The Princeton, New Jersey-based bio-tech company AxCell Biosciences, a subsidiary of Cytogen Corporation, has mapped all of the ways that proteins with the same type of binding structure interact and connect to one another. In the past three years, aided by cutting-edge technologies such as protein chips, 2DE Gell Imaging, and capillary electrophoresis, AxCell has been hard at work mapping the protein domains associated with cancer, diabetes, heart disease and several other major killers. Current evidence strongly indicates that these diseases result from defective proteins. Proteomics research seeks to identify normal and altered protein expression in biological systems as they respond to environmental or pathological stresses.

Like mapping the human genome, mapping protein-binding structures generates huge amounts of data. This explosion of new information is feeding another emerging field: bioinformatics, which is about managing this data to yield commercially significant results.

AxCell's protein binding database--an outgrowth of the Human Genome database--has become an invaluable resource for the emerging science of pharmacogenetics, as pharmaceutical companies seek a safer and more cost- effective alternative to 'trial and error' approaches in the development of new drugs. Proteomics also has application in agricultural bio-science, wherein plant diseases are a major concern.

Despite this potential, there remains a high degree of uncertainty, and many more years of experimentation. The work involves manufacturing 'peptide chains' and then combining these with engineered proteins. Analyses of these protein mixtures seek to determine 'the strength of attraction' between each peptide chain and protein. The working theory is that strong affinity shows these two components might interact with each other naturally, and thus drugs made to inhibit those interactions might alleviate some disease symptoms. A lot of 'mights', few concrete results-- at least for now.

MRI Scans see aging brains

One of the biggest problems researchers face who seek to understand age- related changes in human brains is identifying (and excluding) patients who already have early-stage Alzheimer's but have not yet been diagnosed.

In seeking a 'control' population, Scott A. Small of Columbia University and his colleagues resorted to studying rhesus monkeys and rats. Both species experience brain changes as they age, but do not develop Alzheimer's-type diseases.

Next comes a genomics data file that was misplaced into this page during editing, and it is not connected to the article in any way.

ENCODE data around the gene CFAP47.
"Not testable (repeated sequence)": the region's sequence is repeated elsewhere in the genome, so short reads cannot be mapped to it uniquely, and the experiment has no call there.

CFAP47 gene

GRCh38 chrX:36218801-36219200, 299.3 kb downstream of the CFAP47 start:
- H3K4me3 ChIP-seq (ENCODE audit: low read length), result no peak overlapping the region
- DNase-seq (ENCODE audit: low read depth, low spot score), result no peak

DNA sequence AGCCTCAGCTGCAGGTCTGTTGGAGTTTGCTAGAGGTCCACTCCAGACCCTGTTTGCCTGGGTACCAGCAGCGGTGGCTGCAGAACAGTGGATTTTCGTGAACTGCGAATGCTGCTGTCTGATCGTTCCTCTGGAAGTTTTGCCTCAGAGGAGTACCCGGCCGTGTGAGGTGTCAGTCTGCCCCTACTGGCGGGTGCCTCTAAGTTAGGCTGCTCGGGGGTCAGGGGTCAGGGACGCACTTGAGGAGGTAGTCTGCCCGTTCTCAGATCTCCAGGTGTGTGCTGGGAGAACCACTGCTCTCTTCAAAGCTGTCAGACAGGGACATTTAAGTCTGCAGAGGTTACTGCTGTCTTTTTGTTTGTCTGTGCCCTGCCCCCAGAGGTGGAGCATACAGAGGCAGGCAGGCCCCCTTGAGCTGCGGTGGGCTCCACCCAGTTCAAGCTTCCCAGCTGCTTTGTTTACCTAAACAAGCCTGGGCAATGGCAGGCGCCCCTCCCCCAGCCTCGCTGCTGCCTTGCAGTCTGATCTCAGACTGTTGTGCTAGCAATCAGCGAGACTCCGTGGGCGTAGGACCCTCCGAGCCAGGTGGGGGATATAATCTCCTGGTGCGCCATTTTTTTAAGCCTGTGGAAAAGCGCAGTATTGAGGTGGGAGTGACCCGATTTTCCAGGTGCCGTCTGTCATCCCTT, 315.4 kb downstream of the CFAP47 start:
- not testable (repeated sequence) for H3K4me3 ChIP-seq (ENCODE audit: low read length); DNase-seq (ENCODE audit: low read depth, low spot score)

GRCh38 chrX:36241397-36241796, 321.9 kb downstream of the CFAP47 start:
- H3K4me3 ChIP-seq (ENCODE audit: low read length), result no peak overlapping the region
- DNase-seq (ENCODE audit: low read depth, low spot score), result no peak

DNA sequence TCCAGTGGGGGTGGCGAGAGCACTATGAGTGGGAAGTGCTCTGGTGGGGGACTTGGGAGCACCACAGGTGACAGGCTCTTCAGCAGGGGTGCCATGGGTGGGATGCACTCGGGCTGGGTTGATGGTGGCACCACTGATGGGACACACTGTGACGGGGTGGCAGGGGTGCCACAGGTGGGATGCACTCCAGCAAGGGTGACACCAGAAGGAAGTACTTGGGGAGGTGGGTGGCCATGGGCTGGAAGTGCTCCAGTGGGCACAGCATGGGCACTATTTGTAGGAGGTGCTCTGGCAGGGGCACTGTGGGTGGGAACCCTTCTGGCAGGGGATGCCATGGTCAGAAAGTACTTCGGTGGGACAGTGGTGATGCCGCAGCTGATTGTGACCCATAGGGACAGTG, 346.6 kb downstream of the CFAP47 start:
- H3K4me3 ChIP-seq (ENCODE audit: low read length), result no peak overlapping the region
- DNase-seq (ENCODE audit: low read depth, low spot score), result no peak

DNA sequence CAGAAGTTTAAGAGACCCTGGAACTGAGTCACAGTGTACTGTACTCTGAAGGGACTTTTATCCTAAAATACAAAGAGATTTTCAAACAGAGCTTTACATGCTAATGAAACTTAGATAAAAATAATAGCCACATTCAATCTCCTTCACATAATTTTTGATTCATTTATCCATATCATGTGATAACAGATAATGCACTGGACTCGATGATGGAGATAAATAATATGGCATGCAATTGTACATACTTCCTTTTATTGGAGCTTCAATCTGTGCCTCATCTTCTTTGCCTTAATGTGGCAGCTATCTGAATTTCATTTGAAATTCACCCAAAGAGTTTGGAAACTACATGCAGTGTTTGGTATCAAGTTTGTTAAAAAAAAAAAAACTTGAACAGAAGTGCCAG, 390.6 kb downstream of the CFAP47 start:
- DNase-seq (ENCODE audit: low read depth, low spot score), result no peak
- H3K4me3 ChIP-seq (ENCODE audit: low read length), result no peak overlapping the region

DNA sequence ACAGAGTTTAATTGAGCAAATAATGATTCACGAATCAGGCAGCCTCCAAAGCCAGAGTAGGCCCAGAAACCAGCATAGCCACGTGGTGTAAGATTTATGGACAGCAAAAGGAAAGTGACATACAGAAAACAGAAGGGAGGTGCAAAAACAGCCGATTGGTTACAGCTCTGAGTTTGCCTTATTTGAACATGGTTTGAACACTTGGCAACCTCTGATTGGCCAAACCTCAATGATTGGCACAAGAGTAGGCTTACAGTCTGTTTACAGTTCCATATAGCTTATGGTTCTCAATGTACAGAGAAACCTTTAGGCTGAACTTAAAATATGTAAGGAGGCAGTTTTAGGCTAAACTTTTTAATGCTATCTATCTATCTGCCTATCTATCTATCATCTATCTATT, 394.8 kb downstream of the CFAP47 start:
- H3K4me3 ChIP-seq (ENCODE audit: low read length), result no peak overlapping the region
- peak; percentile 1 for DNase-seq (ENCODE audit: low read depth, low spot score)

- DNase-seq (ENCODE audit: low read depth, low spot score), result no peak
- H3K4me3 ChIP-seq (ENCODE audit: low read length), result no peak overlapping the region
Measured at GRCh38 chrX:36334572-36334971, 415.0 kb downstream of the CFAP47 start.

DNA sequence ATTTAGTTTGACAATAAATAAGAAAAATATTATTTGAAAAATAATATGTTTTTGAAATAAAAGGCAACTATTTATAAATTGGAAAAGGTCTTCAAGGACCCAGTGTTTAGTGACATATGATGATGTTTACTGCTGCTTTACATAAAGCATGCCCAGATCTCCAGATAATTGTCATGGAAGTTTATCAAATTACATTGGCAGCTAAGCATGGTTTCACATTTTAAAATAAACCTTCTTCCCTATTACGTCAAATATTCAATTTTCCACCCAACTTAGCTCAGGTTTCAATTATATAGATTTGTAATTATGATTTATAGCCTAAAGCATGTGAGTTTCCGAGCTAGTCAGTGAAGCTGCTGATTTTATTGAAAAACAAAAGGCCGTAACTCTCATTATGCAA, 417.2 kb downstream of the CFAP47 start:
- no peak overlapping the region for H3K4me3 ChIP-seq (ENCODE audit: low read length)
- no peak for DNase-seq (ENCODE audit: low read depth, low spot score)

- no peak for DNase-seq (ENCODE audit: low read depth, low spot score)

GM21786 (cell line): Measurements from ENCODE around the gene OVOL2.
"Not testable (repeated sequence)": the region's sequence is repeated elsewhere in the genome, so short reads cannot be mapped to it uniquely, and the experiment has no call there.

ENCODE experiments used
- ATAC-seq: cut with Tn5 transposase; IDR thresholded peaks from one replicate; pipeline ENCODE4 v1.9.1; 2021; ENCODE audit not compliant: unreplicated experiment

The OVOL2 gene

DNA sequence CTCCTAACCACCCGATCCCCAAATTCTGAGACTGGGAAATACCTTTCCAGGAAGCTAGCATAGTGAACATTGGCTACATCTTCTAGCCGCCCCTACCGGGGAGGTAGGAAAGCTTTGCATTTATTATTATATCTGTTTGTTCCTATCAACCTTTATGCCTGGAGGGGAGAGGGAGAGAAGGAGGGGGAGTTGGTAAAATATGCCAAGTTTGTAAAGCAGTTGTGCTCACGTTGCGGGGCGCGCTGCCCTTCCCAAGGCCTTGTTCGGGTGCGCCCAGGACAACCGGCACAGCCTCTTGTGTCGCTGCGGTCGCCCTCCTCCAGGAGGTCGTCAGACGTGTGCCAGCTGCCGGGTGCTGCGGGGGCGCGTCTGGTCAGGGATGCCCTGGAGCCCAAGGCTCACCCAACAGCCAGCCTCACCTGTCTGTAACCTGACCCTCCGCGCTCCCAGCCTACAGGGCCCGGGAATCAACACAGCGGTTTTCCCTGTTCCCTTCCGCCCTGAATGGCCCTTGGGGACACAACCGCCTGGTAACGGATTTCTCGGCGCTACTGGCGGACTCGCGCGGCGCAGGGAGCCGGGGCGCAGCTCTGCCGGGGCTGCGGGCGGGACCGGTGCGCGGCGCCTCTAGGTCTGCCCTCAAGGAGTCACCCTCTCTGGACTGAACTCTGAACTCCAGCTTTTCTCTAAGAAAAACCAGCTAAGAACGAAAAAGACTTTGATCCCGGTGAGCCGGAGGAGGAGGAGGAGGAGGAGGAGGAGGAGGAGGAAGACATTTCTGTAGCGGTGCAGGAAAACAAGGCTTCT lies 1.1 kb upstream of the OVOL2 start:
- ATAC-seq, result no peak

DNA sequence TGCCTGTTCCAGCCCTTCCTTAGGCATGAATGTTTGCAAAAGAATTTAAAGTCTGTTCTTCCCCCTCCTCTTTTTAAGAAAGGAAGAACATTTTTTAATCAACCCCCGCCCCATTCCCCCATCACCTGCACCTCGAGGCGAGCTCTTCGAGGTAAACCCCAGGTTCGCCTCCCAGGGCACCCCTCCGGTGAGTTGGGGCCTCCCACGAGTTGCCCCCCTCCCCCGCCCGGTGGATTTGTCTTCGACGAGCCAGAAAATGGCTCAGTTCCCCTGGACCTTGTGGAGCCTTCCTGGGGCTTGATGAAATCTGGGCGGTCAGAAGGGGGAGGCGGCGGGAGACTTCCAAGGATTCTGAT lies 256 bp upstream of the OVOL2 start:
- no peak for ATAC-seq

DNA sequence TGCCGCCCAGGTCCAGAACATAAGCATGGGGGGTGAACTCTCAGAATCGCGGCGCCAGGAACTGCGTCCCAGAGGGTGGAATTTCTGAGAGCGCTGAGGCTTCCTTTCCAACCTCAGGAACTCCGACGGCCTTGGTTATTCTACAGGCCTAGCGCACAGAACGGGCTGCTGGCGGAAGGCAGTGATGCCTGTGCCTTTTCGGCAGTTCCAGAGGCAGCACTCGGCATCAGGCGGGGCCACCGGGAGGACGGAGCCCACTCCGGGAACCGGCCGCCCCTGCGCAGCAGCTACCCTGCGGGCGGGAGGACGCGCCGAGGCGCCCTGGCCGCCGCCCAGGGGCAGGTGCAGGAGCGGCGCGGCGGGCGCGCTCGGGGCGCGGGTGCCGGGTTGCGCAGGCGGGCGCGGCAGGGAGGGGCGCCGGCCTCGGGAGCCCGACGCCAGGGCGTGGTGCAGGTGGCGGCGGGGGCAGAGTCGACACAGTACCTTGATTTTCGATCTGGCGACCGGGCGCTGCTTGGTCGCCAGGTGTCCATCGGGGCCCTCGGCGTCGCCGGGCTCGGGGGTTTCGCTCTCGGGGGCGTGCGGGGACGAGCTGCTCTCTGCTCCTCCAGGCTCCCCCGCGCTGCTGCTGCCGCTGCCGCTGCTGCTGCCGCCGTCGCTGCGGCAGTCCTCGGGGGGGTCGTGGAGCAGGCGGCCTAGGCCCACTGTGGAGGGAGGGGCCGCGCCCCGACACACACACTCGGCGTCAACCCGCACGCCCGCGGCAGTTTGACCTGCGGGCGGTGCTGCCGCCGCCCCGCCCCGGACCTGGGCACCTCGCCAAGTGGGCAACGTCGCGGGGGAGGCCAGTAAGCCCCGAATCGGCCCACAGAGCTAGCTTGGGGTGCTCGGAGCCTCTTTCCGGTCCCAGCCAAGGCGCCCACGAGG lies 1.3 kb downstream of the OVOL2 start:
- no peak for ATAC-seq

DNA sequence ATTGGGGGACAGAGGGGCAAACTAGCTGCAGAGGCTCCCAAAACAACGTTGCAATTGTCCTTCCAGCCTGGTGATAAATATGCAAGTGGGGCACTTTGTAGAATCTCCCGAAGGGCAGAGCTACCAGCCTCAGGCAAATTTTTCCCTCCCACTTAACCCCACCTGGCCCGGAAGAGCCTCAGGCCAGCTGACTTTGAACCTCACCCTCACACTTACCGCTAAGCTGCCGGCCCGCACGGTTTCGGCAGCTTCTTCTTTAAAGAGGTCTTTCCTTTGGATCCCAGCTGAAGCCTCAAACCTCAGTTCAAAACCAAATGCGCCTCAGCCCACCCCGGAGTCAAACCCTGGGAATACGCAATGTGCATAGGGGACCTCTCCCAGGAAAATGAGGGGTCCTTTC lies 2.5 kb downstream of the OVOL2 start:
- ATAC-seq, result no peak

Visualizing blood flow in the body and brain is one of the most valuable functions of Magnetic Resonance Imaging (MRI) technology. Using MRI scans on the monkeys first, the Columbia team was able to view differences in blood flow to the brain. Researchers discovered that older monkeys displayed a "significant decline in blood volume" in a section of the hippocampus (responsible for processing memories) known as the dentate gyrus.

In studying the smaller rat brain, the research team decided to focus on gene activity in the hippocampus instead of blood flow. A gene in the cells of the dentate gyrus called 'ARC'--a gene connected with learning--was closely monitored to determine its activity level, or expression, in different age rats. When scientists speak of gene expression, they are referring to the 'switching on' of a gene. Results of these scans showed that the older the rat, the lower the level of ARC expression. This may indicate a cause for cognitive impairment in human, age-related diseases.

The dentate gyrus seems to be the area most sensitive to aging in these species. Scientists have known that Alzheimer's Disease affects the hippocampus, but now they are beginning to see how. By permitting researchers to distinguish normal, age-related brain changes from those created by disease, MRI technology is opening the door for earlier diagnosis, even new therapies.

Even though the above-mentioned research is still years away from producing full-fledged treatments for anti-aging and longevity, it definitely is a step in the right direction... and one that we should keep an eye on. In next week's part two of this article, we'll talk about RNA Interference, the Genome Assembly Archive, and the INDY ("I'm Not Dead Yet") gene.

Posted 11-15-2004 12:58 AM by Doug Casey